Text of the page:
When singer /songwriter Gyan returned to Australia after eight years away she was a little bit broken; a little bit lost. ‘I came back from the USA pretty burnt out,’ she says, ‘and musically I didn’t know which way was up for me’.
While she was trying to find her new direction, Gyan turned to Michael Leunig’s books. ‘I’d always travelled with Michael’s books as some sort of solace and over a period of 12 months, I started to put his poetry to music.
For Gyan, Leunig’s prose has an inherent musicality. ‘It’s metered; there’s a melody attached to it,’ she says. ‘All I had to do was listen.’
She went through 40 years of his work and interpreted pieces she liked, incorporating music and turning them into songs.
A friend who had worked with Leunig encouraged Gyan to send the songs to him – and when she did, Leunig loved them. In a letter to her he said, ‘I’m completely enchanted, honoured and amazed by what you have done with my poems. I hear my own words afresh, mirrored back to me by an angel!
He suggested a show and the performances scheduled for the Melbourne Recital Centre on 10 and 11 November 2012 form the most recent chapter of the work. It’s been performed and recorded before but audiences will hear new material and the show has been invigorated with a larger ensemble, new material and more focus on a combination of jazz and classical music.
Event details: Saturday 10 November 7:30pm & Sunday 11 November 3pm Elisabeth Murdoch Hall. See more >
The performance includes a suite of songs inspired by Leunig’s work. Leunig draws and speaks to his drawings, sometimes heading off into a trademark Leunig rave, or ‘dissertation’. That can segue into something unexpected.
‘Michael is a kind of visual jazz artist,’ says Gyan. ‘He doesn’t like to be scripted. In fact he’s a bit of a daredevil. As much as you’d like to plan, Michael would rather walk a tightrope. We offer the scaffolding in that there’s a set list and there are opportunities for improvisation, where we veer away from song form and build a different type of picture.’
This ‘veering off’ comes naturally to improvising musicians and she has a number of well-known jazz players in the project, including Lloyd Swanton (bass), Sam Keevers (piano) and Simon Barker (drums). ‘Simon Barker is like a builder to me, not a drummer. He builds sculptural rhythmic patterns and he and Michael feed off each other. Those moments in the show are unbelievably beautiful. We do of course have the songs, and Michael draws as the songs evolve.’
Her own musical apprenticeship had her working with jazz notables such as Hamish Stuart, Greg Sheehan the late, great Jackie Orszaczky.
Gyan has attempted to get Leunig to sing on a couple of tunes. ‘He was in a band in the early sixties, so he can’t get away with saying he can’t do it. It’s sort of exciting because we don’t know if he’s going to do it.’ He may be inspired to create a kind of ‘word jazz’ and she will weave the melody around it.’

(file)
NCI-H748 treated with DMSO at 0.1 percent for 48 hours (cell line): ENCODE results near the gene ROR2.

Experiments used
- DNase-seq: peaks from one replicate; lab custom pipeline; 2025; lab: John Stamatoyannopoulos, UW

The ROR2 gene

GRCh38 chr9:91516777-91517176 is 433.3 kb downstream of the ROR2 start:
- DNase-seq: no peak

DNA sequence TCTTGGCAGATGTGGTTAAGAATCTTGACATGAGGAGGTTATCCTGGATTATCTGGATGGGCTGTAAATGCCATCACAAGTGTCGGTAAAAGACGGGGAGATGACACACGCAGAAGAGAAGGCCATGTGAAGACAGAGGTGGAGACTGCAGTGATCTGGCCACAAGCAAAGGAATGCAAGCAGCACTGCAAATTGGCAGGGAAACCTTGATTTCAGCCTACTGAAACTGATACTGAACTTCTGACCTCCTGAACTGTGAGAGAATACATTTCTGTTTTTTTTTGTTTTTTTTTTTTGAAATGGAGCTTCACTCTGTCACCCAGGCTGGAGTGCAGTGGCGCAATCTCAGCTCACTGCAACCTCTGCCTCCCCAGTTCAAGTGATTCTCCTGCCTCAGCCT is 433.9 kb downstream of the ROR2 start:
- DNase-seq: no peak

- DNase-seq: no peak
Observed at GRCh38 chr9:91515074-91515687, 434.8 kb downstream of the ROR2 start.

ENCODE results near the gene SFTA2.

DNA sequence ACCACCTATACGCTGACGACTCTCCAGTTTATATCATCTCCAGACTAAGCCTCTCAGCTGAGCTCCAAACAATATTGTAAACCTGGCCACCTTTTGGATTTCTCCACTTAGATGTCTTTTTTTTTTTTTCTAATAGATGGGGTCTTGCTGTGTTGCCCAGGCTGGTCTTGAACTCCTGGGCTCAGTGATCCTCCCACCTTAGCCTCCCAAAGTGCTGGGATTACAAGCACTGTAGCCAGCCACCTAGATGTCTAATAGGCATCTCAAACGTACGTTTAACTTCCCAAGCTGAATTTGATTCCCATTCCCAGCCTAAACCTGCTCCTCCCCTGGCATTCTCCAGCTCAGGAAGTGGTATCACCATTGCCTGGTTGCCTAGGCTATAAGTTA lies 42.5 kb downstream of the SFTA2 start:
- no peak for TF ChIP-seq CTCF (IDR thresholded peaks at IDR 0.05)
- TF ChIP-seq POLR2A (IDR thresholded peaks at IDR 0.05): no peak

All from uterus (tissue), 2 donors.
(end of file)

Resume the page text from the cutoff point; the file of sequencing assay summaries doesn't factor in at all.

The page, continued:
The improvisational component of this project inspires Gyan. She says her own writing is probably ‘as simple as nursery rhymes’ for the musicians involved, but she admits that ‘sometimes the simpler something is, the more challenging it can be’. She loves how this show has turned out.
‘I’m the happiest I’ve ever been with this show. We’ve done it a couple of times, but this is the first time we’ve felt so connected. It’s so nice that we have the right palette here. The musicians are attentive, even to songs they’re not playing, and sympathetic to the line that Michael is drawing. Michael may suddenly want to head off in a direction and everyone who’s on stage can actually do that.’
The musicians have screens at their feet so they can watch what Leunig is doing and respond.
Sam Keevers, who plays piano in this project, acknowledges there are unique challenges to improvising while Leunig is drawing. ‘It’s similar to improvising to film (which I’ve done frequently) however the image in this case is changing, growing and expanding in real time. It’s not easy.’
The project combines classical and jazz musicians, and most of them have worked together in various other projects, so there’s a rapport between them that makes fluidity possible. And admittedly, says Gyan, ‘the music is structured – more structured than improvised. The improvising is in just a few moments where we just let it go. There’s definitely what Michael calls a ‘mud map’.’
For Gyan, it’s been a healing, unifying experience. ‘Everybody loves Michael so there’s a unified appreciation; we’re all operating like some sort of shamanic group. I don’t want to sound gushy but it does go to a place where it’s kind of beyond entertainment.’
Sam Keevers concurs: ‘The most enjoyable thing really is just the obvious… The songs are beautiful and honest. I’m playing with my favourite drummer on the planet. Lloyd is incredible and hilarious. All the musicians are great people and players and Michael Leunig cuts through it all so beautifully with humour, candour, a big heart and that Leunig melancholy we all love so much.’
Micheal Leunig on the web www.leunig.com.au
Gyan on the web www.gyan.com.au
Billy the Rabbit on Vitamin Records www.vitamin.net.au
Gyan is releasing a book of her own poetry Bear in mind. Find out more on her website.
Saturday 10 November 7:30pm & Sunday 11 November 3pm
Elisabeth Murdoch Hall
Tickets Premium $70 A Reserve $60 ($50 concession) B Reserve $50 ($40 concession) C Reserve $40 Under 15 $30 (Sunday performance only) Presented by Melbourne Recital Centre
Bookings www.melbournerecital.com.au or call the Box Office on 03 9699 3333.
Michael Leunig spoken vocals / texta / drawings / ipad
Gyan vocals / piano / songwriter
Sam Keevers piano
Lloyd Swanton double bass
Simon Barker drums
Simon Greaves acoustic guitar (musical director)
Cleis Pearce viola / violin
Sallie Campbell viola / violin
Eugenie Costello violin
Katherine Philp cello
Paul Winter flute / trumpet / clarinet